Nick Bonino. This is the biggest prize as he is only 29. Penguins fans will likely remember him for three things: HBK line, blocking shots, and the Hockey Night Punjabi call. If his faceoffs are to be missed, then Matt Cullen will be greatly missed. His faceoffs are not great as he has been mostly under 50%. You can expect 15 goals from him during the season and mediocre faceoffs. In the playoffs, he is great on blocking shots and isn’t bad on the penalty kill. When you are in need of a third line center, I guess you could miss him, but how much? It would have been nice to retain him simply for the chemistry, but Nashville has greatly overpaid him. I really do not think the Penguins will miss this guy other than the Punjabi calls. You can likely replace Bonino with any young centerman and get similar results. If the Penguins can trade for Matt Duchene without breaking the bank, again (think Reaves), then people will ask, “Bonino who?” Nick Bonino isn’t a great third line center but of the players they lost, he hurts the most. The upside is the pain is more psychological than anything else.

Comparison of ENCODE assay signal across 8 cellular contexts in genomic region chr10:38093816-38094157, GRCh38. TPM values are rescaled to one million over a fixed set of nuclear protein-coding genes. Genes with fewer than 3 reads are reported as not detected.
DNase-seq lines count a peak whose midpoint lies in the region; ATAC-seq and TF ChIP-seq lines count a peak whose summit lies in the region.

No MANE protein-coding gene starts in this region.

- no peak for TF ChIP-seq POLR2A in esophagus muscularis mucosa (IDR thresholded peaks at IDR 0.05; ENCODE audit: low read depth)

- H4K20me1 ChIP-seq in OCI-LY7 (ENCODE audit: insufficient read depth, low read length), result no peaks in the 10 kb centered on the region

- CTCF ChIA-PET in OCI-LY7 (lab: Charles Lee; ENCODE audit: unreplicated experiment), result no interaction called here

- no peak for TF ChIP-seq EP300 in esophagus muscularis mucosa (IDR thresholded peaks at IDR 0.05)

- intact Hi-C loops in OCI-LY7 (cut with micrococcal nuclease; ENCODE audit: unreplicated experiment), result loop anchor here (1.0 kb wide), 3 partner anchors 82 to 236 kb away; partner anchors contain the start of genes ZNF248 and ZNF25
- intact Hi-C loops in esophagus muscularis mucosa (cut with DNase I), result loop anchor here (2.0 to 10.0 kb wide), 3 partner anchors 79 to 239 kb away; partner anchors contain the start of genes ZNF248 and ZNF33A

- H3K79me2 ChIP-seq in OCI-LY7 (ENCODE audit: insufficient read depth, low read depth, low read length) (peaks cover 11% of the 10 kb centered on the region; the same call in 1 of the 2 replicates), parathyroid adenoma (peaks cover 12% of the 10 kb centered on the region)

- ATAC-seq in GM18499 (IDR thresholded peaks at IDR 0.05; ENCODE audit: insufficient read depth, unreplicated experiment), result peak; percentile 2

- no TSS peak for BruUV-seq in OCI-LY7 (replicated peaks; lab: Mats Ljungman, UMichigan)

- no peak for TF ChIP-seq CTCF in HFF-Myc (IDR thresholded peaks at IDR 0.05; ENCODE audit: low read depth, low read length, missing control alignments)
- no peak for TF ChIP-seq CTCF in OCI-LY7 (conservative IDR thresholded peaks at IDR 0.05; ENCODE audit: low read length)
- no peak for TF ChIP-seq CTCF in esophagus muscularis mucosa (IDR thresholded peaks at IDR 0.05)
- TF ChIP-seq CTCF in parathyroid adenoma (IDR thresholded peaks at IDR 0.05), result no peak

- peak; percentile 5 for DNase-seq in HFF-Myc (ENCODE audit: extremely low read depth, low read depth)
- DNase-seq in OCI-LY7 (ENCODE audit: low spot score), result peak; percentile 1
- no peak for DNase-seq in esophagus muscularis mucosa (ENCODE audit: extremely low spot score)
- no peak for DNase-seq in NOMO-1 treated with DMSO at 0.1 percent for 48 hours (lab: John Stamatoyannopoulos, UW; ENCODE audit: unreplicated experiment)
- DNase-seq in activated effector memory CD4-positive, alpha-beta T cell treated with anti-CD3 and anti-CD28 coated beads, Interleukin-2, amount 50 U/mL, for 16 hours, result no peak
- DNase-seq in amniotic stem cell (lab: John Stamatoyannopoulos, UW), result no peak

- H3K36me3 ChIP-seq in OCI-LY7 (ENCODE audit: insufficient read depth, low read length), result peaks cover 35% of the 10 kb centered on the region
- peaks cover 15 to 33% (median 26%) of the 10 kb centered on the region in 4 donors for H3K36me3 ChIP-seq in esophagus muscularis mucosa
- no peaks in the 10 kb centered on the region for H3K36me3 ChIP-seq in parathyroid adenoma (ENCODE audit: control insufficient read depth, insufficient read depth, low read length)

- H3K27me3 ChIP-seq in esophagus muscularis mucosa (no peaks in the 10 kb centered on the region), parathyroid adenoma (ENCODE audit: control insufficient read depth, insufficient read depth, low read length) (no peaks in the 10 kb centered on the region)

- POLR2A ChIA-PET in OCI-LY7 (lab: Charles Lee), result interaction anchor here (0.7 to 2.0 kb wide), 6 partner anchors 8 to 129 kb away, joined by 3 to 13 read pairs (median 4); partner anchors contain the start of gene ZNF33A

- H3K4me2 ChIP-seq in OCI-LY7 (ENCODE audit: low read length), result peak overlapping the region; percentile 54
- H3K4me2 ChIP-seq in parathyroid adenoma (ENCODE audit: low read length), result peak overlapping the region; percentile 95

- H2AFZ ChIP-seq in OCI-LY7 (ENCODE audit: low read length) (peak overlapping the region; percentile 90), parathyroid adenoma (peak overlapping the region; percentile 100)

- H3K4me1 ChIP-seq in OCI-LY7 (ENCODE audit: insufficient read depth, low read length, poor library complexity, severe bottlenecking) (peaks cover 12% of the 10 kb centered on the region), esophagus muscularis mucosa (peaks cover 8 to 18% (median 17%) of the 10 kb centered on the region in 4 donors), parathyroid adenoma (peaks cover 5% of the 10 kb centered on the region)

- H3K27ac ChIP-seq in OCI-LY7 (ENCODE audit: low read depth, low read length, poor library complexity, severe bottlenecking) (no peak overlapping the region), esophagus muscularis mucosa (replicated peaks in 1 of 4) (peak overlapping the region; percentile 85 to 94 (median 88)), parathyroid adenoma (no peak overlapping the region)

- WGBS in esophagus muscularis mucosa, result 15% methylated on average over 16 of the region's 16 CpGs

Re-signing Justin Shultz was the biggest move in helping the Penguins to continue. Also important to the Penguins are Conor Sheary and Brian Dumoulin as they are young with growing potential. What they have lost are mostly aging players if not beyond their playing days then very close to them. The Penguins have unloaded slower, aging players, and this helps the team. What remains is the core team and that is what really won the past two Stanley Cups.

Can the Penguins win a third Cup in a row?

Can the Penguins win a third Cup in a row? I will go further and say it is possible that they could win four in a row. This does not mean that I am not aware of the difficulties with winning three let alone four. What I am aware of is the luck the Pittsburgh Penguins had over a decade ago.